Review Summary: I now dub Lenin/McCarthy "the kegstand band".
Lenin/McCarthy is the kind of band that you have to see with a red Solo cup in your hand. Allow me to rephrase that in a slightly less abstract way…let's say it's Thursday night. Your girlfriend is bitching at you the way she always does, your roommates are bickering at each other over who ate the leftover enchiladas, and your differential equations professor just denied the validity of your impending thesis paper by verbally berating you in front of the entire class. Needless to say, you could use some sort of release. Hence, you text your buddy to see what he's up to, and within a few hours you're totally sloshed in his basement with about sixteen equally-inebriated individuals. Your left hand holds that trusty red cup, while your right fist flutters around, generally doing its own thing. Most importantly of all, you stand less than two and a half feet from a sweaty, tattooed kid with a guitar hanging ever so fittingly from his neck. Everything about this moment - the booze's expungement of your worries and troubles, the palpable sense of angst in the atmosphere, and the raw sincerity the music - is absolutely perfect.
This reminds me of the first time I saw Lenin/McCarthy
…and by that of course I mean this is exactly how it was. At that point in time, everything about this band was exactly what myself and every person in that room wanted to be hearing. The catchy but edgy guitar licks, brawny backing riffs from the bass, and relentlessly spirited drumming to hold it all together created the impression of a band that absolutely belonged in that time and place.
However, and most unfortunately, this same atmospheric energy is not exactly compacted into Art
, the trio's debut LP. While the gritty melodies and howled vocals are still present, the magical quality of the moment is essentially lost. Barely eclipsing twenty minutes in length, Art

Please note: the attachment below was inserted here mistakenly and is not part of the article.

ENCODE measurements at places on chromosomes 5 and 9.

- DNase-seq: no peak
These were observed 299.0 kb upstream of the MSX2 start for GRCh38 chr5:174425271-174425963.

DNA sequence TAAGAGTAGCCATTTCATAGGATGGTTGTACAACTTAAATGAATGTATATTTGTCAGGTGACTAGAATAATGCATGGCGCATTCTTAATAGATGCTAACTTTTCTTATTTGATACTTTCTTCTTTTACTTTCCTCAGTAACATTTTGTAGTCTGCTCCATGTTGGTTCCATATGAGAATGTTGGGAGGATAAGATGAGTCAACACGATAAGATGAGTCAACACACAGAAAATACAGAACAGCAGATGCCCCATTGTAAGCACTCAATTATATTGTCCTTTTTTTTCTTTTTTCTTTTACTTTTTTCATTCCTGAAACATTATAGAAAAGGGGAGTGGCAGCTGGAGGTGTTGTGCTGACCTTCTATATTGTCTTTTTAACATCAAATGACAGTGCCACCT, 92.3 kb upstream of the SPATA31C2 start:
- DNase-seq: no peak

falls victim both to its own shoddiness and to the constrictive scope of its brief play-time. At its best, the record boasts songs like "Zep Ledrin" or "Fort Awesome" that spur the listener to head-nod along and intermittently shout with the singer. At its worst, tracks such as "Bop Bop Bip" showcase stale, elementary guitar licks, choppy lyricism, and a general sense of flimsiness. As a whole, Art
cements itself as a rather forgettable listening experience, although still an album worth jamming along to in the present. The members of Lenin/McCarthy
seem to be somewhat aware of their ephemeral presence, as their band members' instrumental duties on the Quote Unquote Records site are listed as "Bassin Singin", "Drumin", and "Strumin Wailin". Although they fit the roles for a college basement party punk band almost swimmingly, the energy and tone just can't be transposed successfully into record form.
represents the product of a band that can't quite cut it without a little extra help, i.e., a basement full of hammered undergraduates. Although full of fun and impassioned songs, the album falls a little short based on both endogenous and exogenous factors alike. It is a record still worth checking out in the short run, but don't expect to see it on any best-of lists any time soon.